Power play: How Russia missed its window to crash Ukraine’s electrical grid by stealth


Oleksandr Kharchenko does not consider in coincidences.

The seasoned vitality adviser to a number of Ukrainian authorities departments, companies and parliamentary members informed CBC News he noticed a degree final winter when his nation’s electrical grid was at its most weak.

At the time, Ukraine was within the closing throes of an nearly decade-long technique of disconnecting from the Russian and Belarusian vitality community and connecting to the European grid.

To accomplish that, Ukraine had to overcome a variety of technical challenges, together with conducting a check often known as “isolation mode” which required it to function independently with out importing any vitality over a number of days.

The vital date when Ukraine’s grid entered this fragile state was … Feb. 24, 2022, the day Russia invaded.

Kharchenko mentioned it got here as no shock to him that Moscow selected that date to launch main hostilities.

“If you keep in mind, all intelligence reviews say that it is going to be [an] assault on 16 February, and [then] 22 February, however nothing occurred,” Kharchenko informed CBC News.

“So I actually consider that it might be related.”

Over the previous few weeks, the Russian navy has tried to do with missiles and “kamikaze” drones what it failed to do by stealth final winter — take down Ukraine’s energy grid and plunge the nation into darkness and chilly.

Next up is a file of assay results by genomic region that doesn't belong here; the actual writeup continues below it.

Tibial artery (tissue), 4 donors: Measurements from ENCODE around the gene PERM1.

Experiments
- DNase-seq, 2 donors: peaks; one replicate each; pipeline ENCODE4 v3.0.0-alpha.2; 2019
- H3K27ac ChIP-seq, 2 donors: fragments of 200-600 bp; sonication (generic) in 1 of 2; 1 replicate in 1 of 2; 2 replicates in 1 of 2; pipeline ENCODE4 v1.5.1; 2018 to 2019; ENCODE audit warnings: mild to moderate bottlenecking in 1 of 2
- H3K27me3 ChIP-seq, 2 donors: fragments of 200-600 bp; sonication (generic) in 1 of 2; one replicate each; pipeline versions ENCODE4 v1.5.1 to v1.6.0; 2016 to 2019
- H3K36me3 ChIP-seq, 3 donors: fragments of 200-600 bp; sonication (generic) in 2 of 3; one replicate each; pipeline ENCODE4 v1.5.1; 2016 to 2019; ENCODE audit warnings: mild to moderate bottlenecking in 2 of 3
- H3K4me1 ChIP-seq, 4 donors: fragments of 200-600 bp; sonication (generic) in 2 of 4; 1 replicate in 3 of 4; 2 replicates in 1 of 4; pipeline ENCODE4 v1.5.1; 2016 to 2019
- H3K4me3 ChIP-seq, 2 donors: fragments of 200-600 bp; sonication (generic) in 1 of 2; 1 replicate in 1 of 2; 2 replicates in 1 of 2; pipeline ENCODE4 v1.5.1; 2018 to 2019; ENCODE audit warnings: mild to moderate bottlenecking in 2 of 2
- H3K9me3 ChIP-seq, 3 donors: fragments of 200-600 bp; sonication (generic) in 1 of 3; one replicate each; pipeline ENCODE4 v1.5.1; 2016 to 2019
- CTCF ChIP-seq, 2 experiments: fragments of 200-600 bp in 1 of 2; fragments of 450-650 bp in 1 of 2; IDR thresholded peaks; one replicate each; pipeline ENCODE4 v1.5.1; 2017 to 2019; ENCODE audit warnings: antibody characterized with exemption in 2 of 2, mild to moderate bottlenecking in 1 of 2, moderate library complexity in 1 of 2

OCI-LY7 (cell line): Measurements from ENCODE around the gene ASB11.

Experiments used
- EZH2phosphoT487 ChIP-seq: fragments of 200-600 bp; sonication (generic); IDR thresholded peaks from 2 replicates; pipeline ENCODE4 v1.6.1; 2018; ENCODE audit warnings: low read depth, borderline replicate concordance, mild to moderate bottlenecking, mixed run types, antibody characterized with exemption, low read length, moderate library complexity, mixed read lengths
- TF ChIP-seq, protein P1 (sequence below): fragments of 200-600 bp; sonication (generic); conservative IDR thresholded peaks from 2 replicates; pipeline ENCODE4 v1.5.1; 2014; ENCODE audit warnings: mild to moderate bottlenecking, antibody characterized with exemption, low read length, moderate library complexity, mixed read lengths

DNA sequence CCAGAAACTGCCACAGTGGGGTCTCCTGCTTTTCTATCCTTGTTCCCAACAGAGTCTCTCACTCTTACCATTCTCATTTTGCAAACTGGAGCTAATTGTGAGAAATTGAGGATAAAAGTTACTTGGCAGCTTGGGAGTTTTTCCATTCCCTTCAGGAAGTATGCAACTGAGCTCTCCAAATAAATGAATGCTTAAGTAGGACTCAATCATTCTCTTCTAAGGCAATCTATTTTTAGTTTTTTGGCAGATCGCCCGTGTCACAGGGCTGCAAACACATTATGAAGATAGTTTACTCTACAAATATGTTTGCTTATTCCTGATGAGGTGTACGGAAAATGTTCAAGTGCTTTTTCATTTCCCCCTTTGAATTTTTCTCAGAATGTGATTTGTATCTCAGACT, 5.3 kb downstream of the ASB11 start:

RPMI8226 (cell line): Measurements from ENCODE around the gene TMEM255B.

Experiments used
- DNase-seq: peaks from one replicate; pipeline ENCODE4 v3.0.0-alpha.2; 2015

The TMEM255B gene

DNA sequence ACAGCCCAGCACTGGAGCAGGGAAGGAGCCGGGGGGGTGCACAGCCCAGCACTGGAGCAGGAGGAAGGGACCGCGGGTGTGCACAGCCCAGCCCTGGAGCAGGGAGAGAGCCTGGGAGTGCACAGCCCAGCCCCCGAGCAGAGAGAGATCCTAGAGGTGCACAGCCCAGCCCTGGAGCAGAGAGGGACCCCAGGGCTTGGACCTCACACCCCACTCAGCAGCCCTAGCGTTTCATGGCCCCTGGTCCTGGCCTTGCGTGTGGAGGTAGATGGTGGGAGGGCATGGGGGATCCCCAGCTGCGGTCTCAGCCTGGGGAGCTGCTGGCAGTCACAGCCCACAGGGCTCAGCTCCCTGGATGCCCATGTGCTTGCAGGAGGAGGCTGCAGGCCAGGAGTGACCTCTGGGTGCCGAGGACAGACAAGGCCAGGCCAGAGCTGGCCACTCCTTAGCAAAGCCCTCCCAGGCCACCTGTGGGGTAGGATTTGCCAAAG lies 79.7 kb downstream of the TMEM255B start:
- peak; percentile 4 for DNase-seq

CBC News has spent a number of months testing Kharchenko’s evaluation with each present and former high allied navy commanders, and hybrid warfare consultants.

A blackout with a ‘mild contact’

They concur with Kharchenko and say Moscow’s goal seems to have been to change off the lights and warmth with out damaging the infrastructure — within the hopes of occupying the nation with out being compelled to undergo a pricey rebuild.

“They clearly needed a light-weight contact,” mentioned one former western navy commander who has been quietly advising the Ukrainians; they spoke on background due to the sensitivity of their place.

Other high former NATO commanders say they believe Russian forces needed to make the most of the anticipated chaos — no lights, no cellphone service — so as to rush forces to Kyiv to shortly overthrow the Ukrainian authorities. That assumption may very properly have been “baked” into the marketing campaign plan, they mentioned.

A Ukrainian soldier inspects a Russian tank broken in latest preventing close to the not too long ago retaken village of Kamianka, Kharkiv area, Ukraine on Oct. 30, 2022. (Efrem Lukatsky/Associated Press)

Kharchenko mentioned Russia would have identified the de-synchronization check date months prematurely, way back to November 2021, as a result of Ukraine was required to give discover that it was conducting the check and chopping itself off from the long-established Soviet-era grid.

UkrEnergo, Ukraine’s state-owned nationwide electrical energy firm, and its subsidiary United Energy System of Ukraine (UES) signaled in early February that they’d stockpiled 700,000 tonnes of coal to guarantee continued operations on the crops.

UkrEnergo didn’t reply to e mail requests for touch upon this story.

The system held up

All of the technical preparations, mentioned Kharchenko, had been accomplished at 1 a.m. Eastern European Time (EET) on Feb. 24. The Russian invasion started 4 hours later.